Nottingham: India’s assistant coach Sanjay Bangar said the team management does not want to rule out injured opener Shikhar Dhawan just as yet, because he is too “precious”, adding that K.L. Rahul will open the batting in his absence.
“We will take at least 10-12 days to take a call on Shikhar’s condition. We don’t want to rule out a precious player like him,” Sanjay Bangar told the media on the eve of India’s third World Cup clash against New Zealand.
Dhawan suffered the injury after being hit by a Pat Cummins delivery during his 109-ball 117 knock against Australia. While the X-ray didn’t show any fracture, CT scan revealed otherwise and Dhawan was taken to a specialist for further assessment.
Pant, who was initially ignored for Dinesh Karthik when the 15-member squad was picked, has been named as his standby and is expected to fly in to England as cover.
India have won their first two matches against South Africa and Australia, respectively. India will next face New Zealand at Trent Bridge on Thursday.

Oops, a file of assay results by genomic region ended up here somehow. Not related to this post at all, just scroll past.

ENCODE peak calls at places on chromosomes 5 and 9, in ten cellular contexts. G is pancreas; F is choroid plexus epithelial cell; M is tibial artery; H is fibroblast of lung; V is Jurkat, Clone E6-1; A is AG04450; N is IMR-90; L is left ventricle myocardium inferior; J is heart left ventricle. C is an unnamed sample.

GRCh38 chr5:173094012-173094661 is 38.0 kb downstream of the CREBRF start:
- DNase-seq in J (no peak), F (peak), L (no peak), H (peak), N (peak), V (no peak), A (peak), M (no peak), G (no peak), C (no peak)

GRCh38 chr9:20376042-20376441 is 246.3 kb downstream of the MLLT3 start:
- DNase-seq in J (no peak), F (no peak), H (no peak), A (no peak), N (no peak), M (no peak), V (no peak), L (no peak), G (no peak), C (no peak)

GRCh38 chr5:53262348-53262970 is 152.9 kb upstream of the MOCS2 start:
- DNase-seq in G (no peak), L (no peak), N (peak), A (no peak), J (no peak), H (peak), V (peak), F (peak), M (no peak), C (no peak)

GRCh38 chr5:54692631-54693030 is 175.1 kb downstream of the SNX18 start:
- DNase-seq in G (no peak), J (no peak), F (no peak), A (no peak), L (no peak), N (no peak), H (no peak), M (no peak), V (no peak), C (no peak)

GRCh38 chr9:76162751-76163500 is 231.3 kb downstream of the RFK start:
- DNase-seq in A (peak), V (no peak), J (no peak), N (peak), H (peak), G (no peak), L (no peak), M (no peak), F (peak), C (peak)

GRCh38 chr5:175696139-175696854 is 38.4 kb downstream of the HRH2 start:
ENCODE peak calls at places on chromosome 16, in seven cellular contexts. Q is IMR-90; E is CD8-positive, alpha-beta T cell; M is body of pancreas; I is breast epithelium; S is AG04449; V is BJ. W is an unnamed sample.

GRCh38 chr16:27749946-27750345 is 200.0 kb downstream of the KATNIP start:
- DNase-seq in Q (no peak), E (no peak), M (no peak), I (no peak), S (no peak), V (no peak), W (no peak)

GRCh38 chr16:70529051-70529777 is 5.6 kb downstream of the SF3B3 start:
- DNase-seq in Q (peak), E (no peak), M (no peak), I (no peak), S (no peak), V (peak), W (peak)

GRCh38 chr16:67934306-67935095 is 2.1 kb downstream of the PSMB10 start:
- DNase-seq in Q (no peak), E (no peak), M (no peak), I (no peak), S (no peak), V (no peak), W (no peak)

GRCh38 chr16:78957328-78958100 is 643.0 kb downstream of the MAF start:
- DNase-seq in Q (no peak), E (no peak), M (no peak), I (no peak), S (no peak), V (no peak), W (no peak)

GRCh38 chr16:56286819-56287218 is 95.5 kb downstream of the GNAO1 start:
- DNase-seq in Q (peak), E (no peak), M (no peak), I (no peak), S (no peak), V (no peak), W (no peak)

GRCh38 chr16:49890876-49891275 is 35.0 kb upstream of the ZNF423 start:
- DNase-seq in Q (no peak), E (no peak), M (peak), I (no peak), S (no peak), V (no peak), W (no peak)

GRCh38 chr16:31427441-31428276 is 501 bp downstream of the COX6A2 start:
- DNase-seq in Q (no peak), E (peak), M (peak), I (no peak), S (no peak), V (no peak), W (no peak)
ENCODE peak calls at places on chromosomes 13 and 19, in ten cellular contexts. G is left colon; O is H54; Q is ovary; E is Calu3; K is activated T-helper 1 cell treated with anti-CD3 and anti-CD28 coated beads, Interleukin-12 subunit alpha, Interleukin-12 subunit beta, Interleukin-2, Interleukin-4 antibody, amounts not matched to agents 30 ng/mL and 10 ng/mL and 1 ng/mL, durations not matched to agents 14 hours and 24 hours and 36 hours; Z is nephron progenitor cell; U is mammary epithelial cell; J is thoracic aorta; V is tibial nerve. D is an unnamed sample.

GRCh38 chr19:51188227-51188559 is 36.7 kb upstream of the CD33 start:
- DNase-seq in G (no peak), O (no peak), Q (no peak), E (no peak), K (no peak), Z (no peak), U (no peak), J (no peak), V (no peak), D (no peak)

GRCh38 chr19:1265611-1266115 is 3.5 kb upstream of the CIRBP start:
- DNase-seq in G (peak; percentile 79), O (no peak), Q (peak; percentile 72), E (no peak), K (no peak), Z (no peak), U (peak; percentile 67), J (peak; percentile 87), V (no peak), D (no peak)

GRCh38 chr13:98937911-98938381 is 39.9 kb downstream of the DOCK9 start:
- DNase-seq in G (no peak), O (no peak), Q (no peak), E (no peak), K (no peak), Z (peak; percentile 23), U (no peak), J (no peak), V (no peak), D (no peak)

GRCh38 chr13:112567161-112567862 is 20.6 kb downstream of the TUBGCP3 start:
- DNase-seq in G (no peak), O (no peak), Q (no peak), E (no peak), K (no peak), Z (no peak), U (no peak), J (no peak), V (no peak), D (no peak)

Dhawan will be monitored in the team camp for 10 or 12 days.
Bangar also challenged Rahul to make the opportunity count as the team aims to compensate for the absence of Dhawan at the top of the order. Rahul will open the batting for the foreseeable future and Bangar tasked the 27-year-old with adapting quickly. “As far as the batting order goes, KL moves up at the top of the order,” said Bangar.
“The advantages of playing in various situations is that you understand the game a lot better. If you are batting in the middle order and suddenly you go and bat in the top order, you know how challenging it can be, wherein you need to negotiate two new balls but you also understand that there are these boundary opportunities.
“So if a player is able to do that, it helps the team big time. So it’s a mental adjustment, and any player who is able to do that requires a lot of skill, but ultimately it will enhance the position that he will bat in, and it will help the team’s cause,” Sanjay Bangar said. Rahul is no stranger to opening the batting, but the last time he did so was in January 2017.
He opened in each of his first six ODIs — against Zimbabwe and England — but was earmarked as the solution at number four after a warm-up century against Bangladesh in Cardiff. India’s approach to the first powerplay since the 2015 World Cup has been conservative, with no side scoring slower than their 3.5 runs per over in the tournament thus far. (IANS)
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